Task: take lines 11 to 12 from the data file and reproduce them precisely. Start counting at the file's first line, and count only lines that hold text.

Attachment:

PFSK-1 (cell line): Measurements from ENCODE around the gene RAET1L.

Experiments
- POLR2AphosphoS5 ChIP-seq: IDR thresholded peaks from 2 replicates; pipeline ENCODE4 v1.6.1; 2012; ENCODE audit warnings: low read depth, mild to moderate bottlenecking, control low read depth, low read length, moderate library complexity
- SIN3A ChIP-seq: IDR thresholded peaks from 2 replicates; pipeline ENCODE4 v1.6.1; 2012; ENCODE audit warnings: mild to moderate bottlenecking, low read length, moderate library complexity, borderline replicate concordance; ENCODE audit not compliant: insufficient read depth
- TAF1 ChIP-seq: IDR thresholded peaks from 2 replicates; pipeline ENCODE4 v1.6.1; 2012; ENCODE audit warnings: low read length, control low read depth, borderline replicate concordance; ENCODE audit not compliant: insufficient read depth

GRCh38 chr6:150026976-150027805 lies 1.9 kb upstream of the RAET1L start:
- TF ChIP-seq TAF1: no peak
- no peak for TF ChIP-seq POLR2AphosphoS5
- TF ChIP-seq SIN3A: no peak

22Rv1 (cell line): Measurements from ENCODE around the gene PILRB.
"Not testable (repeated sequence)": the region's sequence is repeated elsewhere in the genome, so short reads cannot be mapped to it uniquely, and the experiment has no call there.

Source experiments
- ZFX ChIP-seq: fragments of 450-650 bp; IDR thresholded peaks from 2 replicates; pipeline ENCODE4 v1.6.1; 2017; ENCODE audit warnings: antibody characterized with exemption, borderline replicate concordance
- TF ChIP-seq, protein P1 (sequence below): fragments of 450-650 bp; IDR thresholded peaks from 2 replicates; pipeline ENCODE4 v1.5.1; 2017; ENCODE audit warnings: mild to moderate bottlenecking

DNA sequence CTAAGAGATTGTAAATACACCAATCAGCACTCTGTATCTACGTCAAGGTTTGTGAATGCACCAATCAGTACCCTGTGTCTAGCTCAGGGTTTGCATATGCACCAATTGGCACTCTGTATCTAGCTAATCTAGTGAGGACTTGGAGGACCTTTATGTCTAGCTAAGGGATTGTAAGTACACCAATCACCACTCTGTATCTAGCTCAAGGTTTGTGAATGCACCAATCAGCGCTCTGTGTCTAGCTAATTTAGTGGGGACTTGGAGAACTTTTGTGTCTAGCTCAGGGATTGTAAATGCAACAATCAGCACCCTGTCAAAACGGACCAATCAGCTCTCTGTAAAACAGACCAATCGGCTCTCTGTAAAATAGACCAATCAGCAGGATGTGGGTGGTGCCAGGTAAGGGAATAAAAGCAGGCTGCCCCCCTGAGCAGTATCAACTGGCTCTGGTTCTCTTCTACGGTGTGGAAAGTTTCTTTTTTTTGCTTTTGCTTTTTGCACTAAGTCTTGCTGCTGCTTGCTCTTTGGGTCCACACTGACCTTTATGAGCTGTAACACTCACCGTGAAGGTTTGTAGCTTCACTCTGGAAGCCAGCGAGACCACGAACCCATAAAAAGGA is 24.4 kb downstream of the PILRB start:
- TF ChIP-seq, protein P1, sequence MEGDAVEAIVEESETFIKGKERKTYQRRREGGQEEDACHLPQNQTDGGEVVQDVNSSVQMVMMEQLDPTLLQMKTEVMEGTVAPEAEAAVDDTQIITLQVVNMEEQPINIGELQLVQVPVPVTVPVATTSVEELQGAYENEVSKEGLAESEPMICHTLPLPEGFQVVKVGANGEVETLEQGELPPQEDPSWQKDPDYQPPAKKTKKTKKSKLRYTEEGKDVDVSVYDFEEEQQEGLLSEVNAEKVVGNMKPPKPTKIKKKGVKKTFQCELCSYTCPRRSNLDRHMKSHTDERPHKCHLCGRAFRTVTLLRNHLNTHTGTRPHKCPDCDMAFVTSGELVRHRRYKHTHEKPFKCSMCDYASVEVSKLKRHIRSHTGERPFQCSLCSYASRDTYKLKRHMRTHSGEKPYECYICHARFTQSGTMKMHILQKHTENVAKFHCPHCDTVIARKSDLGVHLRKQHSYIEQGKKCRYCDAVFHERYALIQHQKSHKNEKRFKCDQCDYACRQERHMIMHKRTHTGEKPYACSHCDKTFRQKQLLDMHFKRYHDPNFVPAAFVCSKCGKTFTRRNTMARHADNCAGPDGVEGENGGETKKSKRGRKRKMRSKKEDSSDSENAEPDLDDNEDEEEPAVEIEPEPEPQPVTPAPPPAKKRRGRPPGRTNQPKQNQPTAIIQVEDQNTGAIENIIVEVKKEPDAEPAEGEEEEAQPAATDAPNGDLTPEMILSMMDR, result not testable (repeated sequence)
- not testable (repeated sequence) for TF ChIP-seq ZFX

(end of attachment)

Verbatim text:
"Not testable (repeated sequence)": the region's sequence is repeated elsewhere in the genome, so short reads cannot be mapped to it uniquely, and the experiment has no call there.

Source experiments